Since the holidays have come and gone, I find myself feeling like the Pillsbury Dough Girl. The weight gain from all of the holiday cheer has finally caught up to me. So, what’s a girl to do? I am upping the anty on my exercise regimen and am attempting to lose a few pounds. I am working on building my strength and stamina and would like to run in a 5K race. (Okay, maybe walk).Some days are better than others (though isn’t that the case with everything in life?). As I have been ‘wogging’ (walking/jogging) on the treadmill (and especially when I am in pain or struggling), I find myself thinking about the endurance that it takes to get through cancer treatment and how universal the concept of endurance is. Some fundamental components of endurance include:
- Establishing clear goals.During both cancer treatment as well as training, the ultimate goal for me has always been completion, getting to the finish line. In one piece!
- Following a routine.Routines were very comforting during treatment. I knew what to expect (for the most part) and allocated time and energy accordingly. I find the same to be true when I am running/walking/wogging/jogging. I like my shoes tied a certain way, wear the same clothes and eat the same things before my exercise routine.
- Pace yourself.It’s never good to go out too strongly and therefore peak to early. When it comes to (pure) running, I like to start slowly and end strongly. When I was sick, I did my best to pace myself and not over exert my emotional or physical energy. This philosophy was a lifesaver on more than one occasion.
- After every treatment just as after every long run, I allow time for recovery. Recovery between chemo treatments was challenging (understatement of the year!), but oh so necessary. Our bodies need to heal after extreme exertion and rest is the best way to do it!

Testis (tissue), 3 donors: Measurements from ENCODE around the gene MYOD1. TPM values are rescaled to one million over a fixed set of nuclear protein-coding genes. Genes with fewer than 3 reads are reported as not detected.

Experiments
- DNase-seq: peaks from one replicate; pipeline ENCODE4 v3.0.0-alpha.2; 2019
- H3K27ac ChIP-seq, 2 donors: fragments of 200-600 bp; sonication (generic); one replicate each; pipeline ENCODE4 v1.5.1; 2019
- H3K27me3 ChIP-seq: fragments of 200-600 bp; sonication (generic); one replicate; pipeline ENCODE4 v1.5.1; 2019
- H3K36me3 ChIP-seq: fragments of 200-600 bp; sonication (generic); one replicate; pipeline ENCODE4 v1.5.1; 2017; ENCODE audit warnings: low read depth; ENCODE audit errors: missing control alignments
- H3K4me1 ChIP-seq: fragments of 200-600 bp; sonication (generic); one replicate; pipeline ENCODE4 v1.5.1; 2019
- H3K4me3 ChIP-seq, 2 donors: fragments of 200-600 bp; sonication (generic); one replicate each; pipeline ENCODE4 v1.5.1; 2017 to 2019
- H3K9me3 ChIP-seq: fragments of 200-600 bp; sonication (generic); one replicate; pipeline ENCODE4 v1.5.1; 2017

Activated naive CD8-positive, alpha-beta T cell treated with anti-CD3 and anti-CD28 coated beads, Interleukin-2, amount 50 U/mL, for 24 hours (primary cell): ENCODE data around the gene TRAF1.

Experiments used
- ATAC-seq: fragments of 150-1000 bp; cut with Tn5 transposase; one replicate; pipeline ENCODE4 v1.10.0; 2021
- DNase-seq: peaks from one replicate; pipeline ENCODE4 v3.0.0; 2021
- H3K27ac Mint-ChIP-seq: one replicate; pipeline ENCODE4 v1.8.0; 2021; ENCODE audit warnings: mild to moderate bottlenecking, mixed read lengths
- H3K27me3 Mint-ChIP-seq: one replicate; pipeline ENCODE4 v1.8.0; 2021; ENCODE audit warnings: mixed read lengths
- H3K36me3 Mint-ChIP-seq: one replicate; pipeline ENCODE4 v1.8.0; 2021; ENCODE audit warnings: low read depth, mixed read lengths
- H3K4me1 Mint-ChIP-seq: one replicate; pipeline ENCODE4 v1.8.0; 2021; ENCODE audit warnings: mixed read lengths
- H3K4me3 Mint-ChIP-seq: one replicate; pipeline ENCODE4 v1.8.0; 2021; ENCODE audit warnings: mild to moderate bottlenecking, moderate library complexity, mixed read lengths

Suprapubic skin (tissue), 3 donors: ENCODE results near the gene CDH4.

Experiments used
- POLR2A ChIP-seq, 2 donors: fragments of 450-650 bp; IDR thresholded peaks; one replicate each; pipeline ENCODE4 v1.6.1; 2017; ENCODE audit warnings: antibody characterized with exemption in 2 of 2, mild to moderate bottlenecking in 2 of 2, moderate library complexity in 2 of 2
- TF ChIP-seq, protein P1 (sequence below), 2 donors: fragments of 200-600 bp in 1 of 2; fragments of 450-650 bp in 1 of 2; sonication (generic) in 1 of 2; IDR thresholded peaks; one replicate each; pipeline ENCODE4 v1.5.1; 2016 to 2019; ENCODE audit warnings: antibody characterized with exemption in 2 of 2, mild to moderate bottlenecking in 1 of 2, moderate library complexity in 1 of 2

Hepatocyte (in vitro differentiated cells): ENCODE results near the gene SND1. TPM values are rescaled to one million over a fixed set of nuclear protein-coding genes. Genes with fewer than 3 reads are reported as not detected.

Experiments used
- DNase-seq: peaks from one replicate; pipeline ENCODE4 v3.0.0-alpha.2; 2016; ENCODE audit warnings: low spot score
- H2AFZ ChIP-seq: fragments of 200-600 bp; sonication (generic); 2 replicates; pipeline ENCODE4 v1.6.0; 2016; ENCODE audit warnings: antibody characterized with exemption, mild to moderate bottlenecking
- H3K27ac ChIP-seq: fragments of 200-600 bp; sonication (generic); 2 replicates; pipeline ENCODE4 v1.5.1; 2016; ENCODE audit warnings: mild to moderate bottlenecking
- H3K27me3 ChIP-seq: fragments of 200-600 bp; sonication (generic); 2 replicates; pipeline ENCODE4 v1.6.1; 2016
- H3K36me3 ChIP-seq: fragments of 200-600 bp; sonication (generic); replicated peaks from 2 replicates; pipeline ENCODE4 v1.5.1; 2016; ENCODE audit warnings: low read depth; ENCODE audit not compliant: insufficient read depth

- Record progress.When I am working on dropping a few pounds, I keep a record of my progress. It’s fun to see how far I’ve come. I did the same when I was sick. I kept a calendar to focus on my progress, notes and a journal. It was inspiring!
- Choosing your attitude.You know this by now. It’s all about looking at the glass as half full or half empty. Attitude is truly a choice. Sometimes it’s a really (really!) hard choice, but it is a choice nonetheless.
- Having faith in yourself.Know that you have inner strength and resources that, when tapped, can take you to unimaginable places, from finishing a year of grueling cancer treatment to completely an incredibly challenging 5K race. Know and believe that you CAN do this.
- Reaching out for support.Whether running with a partner for support or calling on personal or professional encouragement during treatment, support can be an incredible source of strength to buoy you through even the most difficult of circumstances.
- Counting your Shining Moments. Even on the darkest, hardest days, when your body hurts the most and you feel more exhausted than you have ever felt in your life, counting Shining Moments will not only get you through, but will inspire you to cross the finish line.
The Shining Moment is that I am MUCH happier training for a 5K rather than getting through chemo treatment, as if that were a question!